Gliwice-polonization

Leah Morawiec – polonization.pl

Leah Morawiec, American in Gliwice

1. It’s coming up to five years since you initiated your blog “polonization“. Can you tell Finding Poland about what triggered you to start blogging about life in Poland? Have more people reached out to you than you initially expected?

Wow, has it really been five years already?! I hadn’t even realized. I’ve also had two kids in the past three years, so that’s probably why 🙂 Anyway, what motivated me to start blogging was the fact that I just felt like I had a lot to say about my experiences, and I certainly would’ve appreciated more insights when I first moved here. Ten years ago, it was really hard to find any kind of blog or forum with information like that. Nowadays, there are tons of sites and Facebook groups for expats, which is great. Also, I have a background in journalism and love the feeling I get from writing. 

What surprises me the most is how many people reach out to me. That makes me think the number of people reading is much greater. And the coolest thing is that most people just find my blog organically while searching for information. I love that I can help people find some answers, and that they feel like they have someone to relate to. 

Steve responds: Quite right Leah. I feel the same. I wouldn’t say I’ve got a background in journalism but it was my desire throughout my early teenage years to become a newspaper journalist. I also love the feeling I get from writing. 

 

2. You live in Gliwice, from where you run a virtual English language school – Talkback. Presumably, there are not too many native speakers of English in Gliwice, so is it easy to find students who wish to have face-to-face lessons?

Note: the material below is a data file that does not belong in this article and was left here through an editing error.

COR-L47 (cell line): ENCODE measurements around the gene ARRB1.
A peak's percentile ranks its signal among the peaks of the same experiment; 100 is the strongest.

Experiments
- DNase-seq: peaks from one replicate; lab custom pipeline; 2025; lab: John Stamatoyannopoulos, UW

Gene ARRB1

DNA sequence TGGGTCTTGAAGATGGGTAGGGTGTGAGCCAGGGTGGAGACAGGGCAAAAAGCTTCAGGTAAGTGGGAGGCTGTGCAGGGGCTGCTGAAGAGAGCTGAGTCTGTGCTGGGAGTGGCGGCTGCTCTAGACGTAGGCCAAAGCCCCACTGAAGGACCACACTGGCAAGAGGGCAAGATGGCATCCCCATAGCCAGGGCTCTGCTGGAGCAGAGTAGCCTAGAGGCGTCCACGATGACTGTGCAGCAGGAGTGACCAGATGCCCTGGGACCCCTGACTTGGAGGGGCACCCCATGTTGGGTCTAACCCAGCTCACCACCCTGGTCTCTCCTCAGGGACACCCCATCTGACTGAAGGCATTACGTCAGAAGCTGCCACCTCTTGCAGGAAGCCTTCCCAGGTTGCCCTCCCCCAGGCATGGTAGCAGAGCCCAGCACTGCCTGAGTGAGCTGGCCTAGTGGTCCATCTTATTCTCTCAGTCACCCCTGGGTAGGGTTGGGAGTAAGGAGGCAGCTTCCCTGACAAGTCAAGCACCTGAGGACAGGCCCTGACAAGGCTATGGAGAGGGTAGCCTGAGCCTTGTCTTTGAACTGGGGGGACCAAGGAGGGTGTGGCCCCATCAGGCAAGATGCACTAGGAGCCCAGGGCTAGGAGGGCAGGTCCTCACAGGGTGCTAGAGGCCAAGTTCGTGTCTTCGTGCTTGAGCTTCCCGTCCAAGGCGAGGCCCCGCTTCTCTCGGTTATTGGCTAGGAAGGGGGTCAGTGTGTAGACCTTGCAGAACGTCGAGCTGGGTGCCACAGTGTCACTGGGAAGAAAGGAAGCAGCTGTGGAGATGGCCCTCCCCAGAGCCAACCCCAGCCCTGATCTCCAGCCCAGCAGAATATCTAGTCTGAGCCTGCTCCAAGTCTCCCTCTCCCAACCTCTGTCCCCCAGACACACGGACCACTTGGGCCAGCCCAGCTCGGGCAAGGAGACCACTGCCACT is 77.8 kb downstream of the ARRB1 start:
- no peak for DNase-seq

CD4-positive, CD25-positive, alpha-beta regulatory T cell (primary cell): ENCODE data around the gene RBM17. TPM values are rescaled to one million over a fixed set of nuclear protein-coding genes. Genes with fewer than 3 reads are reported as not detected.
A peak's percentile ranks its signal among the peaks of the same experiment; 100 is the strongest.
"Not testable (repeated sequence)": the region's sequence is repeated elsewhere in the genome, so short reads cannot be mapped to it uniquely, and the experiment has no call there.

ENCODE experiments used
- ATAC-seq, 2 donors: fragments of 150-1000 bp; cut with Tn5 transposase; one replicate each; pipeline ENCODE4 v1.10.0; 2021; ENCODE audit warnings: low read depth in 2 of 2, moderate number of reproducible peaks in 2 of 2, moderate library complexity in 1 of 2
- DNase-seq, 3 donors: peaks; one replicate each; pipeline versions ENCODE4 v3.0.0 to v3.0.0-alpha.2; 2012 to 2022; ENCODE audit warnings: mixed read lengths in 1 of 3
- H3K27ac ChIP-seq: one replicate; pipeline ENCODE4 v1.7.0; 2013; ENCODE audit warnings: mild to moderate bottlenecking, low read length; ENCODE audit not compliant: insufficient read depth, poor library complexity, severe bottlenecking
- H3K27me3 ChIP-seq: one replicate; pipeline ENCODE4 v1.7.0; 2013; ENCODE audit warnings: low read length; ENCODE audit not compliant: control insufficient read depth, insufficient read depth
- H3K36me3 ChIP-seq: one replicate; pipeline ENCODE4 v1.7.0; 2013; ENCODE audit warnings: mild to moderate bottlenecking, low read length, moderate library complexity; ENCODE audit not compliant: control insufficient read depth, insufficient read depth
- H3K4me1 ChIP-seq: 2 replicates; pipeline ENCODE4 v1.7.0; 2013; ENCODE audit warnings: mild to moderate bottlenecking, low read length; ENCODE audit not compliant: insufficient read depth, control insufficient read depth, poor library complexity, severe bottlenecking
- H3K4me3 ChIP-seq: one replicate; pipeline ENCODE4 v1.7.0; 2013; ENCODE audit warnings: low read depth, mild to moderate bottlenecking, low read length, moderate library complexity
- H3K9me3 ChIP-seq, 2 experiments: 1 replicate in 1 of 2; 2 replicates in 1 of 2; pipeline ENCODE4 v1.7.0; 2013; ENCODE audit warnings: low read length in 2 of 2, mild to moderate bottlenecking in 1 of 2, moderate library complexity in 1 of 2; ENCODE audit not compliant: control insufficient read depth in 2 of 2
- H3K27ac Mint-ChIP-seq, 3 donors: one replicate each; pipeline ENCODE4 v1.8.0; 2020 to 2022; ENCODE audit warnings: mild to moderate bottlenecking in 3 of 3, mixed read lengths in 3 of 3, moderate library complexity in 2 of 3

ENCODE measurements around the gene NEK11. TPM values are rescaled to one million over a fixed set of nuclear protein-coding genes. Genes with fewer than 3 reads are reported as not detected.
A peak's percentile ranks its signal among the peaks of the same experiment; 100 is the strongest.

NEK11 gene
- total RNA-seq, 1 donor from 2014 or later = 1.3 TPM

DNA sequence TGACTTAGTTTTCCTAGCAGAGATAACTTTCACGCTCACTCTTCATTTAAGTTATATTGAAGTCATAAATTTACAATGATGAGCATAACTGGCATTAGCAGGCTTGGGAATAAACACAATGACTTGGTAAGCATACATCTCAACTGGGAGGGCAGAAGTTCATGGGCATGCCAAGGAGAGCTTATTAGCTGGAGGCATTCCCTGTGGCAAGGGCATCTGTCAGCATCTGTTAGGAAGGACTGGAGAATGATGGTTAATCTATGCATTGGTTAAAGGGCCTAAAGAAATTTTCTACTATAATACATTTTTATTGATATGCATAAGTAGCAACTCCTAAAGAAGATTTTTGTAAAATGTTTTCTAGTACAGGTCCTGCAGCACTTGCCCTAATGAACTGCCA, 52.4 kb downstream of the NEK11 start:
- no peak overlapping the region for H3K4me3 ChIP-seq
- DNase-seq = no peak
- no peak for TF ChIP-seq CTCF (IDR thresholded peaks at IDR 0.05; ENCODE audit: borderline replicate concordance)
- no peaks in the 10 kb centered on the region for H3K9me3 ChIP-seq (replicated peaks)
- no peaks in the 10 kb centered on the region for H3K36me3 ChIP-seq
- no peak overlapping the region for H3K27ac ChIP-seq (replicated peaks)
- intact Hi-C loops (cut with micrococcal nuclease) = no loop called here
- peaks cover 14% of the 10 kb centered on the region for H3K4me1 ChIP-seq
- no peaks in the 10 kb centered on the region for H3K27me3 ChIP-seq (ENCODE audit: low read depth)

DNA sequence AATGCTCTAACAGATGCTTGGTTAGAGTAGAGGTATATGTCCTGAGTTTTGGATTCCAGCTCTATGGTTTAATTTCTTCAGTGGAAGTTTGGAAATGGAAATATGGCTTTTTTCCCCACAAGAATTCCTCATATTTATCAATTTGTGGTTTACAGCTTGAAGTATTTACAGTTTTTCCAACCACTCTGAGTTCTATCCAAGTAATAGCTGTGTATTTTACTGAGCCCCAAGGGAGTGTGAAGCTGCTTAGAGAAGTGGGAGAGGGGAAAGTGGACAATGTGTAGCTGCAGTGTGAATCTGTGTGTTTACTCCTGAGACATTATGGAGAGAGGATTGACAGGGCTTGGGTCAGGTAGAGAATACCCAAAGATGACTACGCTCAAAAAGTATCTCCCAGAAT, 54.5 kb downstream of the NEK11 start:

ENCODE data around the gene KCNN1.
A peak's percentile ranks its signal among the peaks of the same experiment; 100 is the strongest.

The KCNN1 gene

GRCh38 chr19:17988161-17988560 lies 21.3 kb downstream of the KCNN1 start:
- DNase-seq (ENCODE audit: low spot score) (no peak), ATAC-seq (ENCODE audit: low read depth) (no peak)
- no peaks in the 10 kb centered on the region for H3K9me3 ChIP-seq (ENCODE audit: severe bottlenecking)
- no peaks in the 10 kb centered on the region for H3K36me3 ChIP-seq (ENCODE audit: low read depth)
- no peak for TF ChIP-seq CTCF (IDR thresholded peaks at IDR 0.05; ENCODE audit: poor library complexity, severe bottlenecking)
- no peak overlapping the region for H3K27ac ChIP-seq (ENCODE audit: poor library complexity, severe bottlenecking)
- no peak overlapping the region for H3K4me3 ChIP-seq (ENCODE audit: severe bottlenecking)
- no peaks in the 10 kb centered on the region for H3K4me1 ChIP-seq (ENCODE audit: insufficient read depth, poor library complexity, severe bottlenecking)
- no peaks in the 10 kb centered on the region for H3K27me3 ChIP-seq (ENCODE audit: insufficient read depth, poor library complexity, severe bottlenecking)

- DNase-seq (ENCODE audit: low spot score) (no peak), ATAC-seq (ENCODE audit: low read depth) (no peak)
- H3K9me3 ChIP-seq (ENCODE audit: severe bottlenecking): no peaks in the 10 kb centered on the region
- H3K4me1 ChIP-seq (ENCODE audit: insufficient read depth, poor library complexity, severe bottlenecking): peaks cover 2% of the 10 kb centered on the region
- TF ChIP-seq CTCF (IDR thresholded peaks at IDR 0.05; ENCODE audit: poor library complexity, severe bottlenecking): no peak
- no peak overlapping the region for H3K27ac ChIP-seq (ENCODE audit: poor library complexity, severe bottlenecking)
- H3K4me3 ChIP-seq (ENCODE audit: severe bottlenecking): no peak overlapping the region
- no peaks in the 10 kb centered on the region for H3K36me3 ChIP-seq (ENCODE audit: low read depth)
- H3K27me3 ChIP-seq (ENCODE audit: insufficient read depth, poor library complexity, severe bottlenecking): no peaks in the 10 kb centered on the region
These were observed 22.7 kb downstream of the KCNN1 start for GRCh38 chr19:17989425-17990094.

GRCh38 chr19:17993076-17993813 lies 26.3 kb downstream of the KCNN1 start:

Indeed, most of our lessons take place online. In fact, we have another native speaker here in Gliwice, but she’s got a full schedule and it’s so hard to find someone else! We need people here, but I’ve been trying for years and haven’t been able to find anyone here or in Katowice. A lot of people in Gliwice are interested in having face-to-face lessons and we can’t accommodate them unfortunately. 

Steve responds: I believe that committed, savvy and qualified native speaking English teachers could do quite well for themselves in Poland by setting up in cities with over 150,000 residents. Gliwice has around 180,000 residents. 

 

3. You have written about how you’ve been “polonized”. Given your American background, to what extent has becoming “polonized” perhaps confused you and altered your identity? Or, do you feel that you’ve become a more rounded person because you’re now able to pick and choose those elements of American and Polish culture which suit you?

That’s a loaded question 🙂 I feel awfully confused about my identity nowadays. I certainly don’t feel very connected with the “American” in me in a lot of ways, which makes me feel strange when I visit my family there. But then again, speaking/teaching English, raising my kids to speak English in addition to Polish, spending time with my family in America – those are all things which are very important to me. But I love my life in Poland and the many parts of the culture that I feel like I couldn’t live without now – namely traditions, my Polish family, my lovely students.